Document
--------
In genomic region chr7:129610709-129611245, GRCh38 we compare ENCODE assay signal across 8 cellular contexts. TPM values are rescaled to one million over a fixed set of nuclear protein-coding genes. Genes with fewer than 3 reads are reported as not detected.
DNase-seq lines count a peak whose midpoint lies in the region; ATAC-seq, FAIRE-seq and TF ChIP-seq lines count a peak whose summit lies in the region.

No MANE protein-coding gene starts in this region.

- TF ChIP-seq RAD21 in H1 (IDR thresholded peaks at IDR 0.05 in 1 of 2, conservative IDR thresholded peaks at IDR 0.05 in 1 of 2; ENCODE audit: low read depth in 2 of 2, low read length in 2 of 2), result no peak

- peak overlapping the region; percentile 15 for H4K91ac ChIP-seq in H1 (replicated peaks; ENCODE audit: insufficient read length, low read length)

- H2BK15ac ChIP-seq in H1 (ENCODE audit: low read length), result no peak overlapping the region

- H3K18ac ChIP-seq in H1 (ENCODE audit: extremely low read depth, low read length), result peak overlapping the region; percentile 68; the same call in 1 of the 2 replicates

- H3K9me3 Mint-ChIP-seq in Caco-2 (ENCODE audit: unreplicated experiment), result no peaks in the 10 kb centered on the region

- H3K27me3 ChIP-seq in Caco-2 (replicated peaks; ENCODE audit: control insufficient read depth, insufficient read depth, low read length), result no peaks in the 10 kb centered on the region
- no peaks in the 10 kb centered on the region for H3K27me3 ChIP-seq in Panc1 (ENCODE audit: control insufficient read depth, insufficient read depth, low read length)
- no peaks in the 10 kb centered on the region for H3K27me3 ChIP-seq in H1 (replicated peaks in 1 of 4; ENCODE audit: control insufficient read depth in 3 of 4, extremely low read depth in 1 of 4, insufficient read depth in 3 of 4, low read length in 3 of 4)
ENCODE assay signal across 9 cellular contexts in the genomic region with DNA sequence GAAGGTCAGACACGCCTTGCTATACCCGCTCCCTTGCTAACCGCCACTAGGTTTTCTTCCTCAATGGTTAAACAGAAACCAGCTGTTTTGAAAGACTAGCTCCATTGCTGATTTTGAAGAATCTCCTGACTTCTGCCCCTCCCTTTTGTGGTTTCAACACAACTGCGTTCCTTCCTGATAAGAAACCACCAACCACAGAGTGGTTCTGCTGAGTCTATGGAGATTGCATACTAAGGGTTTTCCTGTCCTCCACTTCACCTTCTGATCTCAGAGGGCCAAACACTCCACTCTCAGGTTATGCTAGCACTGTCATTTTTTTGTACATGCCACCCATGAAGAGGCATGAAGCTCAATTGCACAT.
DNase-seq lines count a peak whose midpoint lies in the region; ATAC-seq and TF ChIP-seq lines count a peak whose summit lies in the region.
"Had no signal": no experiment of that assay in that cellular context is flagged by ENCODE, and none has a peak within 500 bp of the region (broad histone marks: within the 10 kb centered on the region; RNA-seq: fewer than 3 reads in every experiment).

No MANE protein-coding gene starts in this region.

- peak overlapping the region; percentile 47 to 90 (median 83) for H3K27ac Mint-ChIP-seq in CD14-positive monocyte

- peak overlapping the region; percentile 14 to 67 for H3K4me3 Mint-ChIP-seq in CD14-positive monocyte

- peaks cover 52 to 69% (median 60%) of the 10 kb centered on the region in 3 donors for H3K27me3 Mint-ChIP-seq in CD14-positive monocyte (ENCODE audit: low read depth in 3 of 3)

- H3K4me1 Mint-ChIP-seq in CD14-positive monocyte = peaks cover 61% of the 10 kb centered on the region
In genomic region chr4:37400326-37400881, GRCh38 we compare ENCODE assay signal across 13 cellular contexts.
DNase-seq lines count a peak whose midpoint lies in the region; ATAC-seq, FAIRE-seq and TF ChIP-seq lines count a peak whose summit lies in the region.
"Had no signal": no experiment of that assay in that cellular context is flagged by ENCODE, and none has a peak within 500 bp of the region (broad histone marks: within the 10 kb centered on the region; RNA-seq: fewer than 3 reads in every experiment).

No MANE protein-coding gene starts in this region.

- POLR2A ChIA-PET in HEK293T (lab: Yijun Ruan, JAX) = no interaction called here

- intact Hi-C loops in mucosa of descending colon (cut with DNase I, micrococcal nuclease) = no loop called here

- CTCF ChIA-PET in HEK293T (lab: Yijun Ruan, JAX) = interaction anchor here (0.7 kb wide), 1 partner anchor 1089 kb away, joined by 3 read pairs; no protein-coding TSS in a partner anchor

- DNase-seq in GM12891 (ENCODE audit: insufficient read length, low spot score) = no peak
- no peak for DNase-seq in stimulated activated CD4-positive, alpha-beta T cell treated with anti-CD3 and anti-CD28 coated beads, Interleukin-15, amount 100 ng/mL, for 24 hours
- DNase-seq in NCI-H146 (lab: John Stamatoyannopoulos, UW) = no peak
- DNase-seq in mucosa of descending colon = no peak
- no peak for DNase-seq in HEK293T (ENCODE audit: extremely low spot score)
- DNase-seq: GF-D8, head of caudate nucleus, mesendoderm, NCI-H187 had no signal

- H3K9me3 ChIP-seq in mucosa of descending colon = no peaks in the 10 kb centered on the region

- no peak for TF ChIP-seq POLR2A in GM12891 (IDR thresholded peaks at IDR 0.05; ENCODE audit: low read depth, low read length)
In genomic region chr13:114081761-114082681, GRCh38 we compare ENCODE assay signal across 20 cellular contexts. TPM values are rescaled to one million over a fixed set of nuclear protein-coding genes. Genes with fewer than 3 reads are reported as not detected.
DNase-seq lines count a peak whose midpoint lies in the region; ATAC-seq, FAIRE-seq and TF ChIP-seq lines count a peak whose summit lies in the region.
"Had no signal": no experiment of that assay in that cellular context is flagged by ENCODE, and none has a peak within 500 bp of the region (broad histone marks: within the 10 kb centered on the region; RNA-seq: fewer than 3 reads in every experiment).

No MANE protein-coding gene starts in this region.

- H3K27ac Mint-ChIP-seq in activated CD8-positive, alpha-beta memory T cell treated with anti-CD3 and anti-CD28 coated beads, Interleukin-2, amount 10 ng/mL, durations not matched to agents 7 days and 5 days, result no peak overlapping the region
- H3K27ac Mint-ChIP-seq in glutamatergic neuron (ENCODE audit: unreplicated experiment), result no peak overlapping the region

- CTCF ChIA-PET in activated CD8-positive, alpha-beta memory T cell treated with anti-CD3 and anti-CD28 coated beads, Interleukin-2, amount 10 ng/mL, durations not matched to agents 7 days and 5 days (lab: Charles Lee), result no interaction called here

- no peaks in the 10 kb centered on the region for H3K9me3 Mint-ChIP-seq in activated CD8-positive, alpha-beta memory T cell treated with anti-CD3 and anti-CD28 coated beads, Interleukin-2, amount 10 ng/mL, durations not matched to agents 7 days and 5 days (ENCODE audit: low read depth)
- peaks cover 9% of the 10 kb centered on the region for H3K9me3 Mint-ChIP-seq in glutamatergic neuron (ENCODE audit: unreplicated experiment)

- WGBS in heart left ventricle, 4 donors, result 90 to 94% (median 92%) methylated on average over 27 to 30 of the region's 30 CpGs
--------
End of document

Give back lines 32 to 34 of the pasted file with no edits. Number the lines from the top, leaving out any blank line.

- DNase-seq: GF-D8, head of caudate nucleus, mesendoderm, NCI-H187 had no signal

- H3K9me3 ChIP-seq in mucosa of descending colon = no peaks in the 10 kb centered on the region

- no peak for TF ChIP-seq POLR2A in GM12891 (IDR thresholded peaks at IDR 0.05; ENCODE audit: low read depth, low read length)